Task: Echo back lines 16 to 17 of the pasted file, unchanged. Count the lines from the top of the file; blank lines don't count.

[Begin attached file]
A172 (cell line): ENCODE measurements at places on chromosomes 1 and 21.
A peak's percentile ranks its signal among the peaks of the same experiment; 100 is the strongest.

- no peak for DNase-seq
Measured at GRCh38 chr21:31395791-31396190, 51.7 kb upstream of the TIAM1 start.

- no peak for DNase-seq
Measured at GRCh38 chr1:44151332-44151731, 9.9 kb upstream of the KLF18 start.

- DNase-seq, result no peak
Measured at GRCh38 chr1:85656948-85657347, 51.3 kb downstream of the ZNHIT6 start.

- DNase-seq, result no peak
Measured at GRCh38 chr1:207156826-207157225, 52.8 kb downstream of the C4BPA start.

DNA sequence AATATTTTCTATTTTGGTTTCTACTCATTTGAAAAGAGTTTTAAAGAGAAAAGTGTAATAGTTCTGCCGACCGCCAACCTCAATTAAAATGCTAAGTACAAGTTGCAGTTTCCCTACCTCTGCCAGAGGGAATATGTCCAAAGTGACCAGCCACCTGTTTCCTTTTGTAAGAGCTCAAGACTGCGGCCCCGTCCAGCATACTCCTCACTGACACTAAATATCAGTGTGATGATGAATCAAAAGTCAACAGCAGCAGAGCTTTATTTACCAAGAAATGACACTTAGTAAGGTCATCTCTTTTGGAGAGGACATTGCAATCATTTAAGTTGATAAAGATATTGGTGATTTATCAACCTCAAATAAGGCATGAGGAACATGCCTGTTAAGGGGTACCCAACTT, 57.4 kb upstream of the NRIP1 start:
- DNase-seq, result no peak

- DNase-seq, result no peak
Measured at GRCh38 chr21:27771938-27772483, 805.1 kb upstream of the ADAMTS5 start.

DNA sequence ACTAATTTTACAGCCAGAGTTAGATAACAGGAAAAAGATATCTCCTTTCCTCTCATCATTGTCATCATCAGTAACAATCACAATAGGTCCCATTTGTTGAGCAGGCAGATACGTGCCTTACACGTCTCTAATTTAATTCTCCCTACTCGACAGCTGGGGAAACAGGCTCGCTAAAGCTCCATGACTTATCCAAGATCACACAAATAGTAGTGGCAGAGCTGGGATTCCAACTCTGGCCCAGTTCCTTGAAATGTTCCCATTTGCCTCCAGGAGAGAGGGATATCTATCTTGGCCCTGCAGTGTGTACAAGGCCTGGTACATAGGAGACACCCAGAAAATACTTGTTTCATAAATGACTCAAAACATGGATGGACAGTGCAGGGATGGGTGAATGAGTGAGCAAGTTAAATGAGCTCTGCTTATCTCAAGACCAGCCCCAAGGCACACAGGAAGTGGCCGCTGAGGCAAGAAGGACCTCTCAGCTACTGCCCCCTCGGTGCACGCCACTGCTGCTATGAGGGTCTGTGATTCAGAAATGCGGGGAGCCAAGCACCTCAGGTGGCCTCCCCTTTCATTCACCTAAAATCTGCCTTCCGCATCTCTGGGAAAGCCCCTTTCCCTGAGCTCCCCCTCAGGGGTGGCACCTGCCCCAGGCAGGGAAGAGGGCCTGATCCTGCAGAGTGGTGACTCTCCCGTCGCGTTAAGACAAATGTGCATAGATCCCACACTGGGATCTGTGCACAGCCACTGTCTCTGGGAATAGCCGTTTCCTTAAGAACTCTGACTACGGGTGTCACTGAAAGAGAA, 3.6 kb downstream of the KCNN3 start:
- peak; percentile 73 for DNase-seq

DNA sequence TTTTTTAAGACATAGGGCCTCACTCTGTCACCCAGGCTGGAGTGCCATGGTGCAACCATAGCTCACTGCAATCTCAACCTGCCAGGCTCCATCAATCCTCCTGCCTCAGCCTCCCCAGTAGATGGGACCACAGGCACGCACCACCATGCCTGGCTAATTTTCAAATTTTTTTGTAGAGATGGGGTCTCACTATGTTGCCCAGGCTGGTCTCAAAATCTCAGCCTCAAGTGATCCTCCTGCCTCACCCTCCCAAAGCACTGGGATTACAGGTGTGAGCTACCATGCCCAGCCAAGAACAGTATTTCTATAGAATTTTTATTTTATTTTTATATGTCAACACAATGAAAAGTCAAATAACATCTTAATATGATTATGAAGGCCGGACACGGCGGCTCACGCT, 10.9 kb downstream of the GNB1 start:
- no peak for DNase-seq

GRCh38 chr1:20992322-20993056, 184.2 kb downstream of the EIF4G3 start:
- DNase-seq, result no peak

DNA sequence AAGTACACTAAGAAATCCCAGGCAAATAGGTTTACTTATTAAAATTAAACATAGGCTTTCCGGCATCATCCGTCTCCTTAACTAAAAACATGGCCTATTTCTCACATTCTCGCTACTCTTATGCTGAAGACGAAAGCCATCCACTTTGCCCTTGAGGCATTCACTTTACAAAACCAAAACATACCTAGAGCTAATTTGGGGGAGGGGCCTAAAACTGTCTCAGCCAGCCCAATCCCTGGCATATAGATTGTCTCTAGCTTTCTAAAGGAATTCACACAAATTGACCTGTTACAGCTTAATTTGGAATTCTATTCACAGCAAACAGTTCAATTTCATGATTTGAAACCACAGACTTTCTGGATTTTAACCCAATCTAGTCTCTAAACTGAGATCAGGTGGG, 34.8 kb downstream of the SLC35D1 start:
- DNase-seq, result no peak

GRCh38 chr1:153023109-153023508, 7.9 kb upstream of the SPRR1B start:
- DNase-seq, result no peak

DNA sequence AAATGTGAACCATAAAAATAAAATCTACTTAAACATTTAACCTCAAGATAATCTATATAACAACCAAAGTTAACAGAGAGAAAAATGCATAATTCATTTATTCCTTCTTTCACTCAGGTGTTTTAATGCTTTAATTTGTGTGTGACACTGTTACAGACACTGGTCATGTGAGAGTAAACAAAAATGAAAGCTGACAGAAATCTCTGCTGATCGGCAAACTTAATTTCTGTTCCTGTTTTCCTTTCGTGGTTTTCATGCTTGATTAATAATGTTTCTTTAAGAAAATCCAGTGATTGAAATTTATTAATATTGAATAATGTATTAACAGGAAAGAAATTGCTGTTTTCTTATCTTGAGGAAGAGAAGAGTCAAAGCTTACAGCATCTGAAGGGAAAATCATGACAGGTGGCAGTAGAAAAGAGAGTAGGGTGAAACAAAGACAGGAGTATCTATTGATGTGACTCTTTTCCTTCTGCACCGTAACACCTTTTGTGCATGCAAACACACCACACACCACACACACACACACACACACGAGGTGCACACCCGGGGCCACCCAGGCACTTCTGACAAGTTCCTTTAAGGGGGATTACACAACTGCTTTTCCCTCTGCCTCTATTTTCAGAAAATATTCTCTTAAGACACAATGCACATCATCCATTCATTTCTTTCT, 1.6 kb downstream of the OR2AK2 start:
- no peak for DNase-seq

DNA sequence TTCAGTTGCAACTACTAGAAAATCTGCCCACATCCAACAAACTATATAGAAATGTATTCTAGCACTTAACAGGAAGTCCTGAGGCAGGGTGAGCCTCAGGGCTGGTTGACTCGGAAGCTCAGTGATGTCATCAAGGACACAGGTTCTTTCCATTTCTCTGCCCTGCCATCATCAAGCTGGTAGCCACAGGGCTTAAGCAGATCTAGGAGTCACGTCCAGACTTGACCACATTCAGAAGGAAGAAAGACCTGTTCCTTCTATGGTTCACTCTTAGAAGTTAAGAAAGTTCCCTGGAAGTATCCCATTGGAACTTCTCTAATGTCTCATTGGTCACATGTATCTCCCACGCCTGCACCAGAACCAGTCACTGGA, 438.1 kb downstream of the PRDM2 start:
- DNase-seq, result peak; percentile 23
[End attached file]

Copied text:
- peak; percentile 73 for DNase-seq

DNA sequence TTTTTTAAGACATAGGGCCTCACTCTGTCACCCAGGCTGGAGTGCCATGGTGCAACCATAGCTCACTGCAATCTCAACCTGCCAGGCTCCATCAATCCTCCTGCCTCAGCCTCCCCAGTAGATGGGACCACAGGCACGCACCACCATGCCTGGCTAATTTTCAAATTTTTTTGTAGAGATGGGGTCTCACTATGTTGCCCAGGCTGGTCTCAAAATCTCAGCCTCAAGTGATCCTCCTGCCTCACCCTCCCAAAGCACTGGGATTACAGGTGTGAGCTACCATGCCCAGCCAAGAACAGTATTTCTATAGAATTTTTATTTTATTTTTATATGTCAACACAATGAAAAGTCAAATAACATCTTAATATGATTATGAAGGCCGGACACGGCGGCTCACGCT, 10.9 kb downstream of the GNB1 start: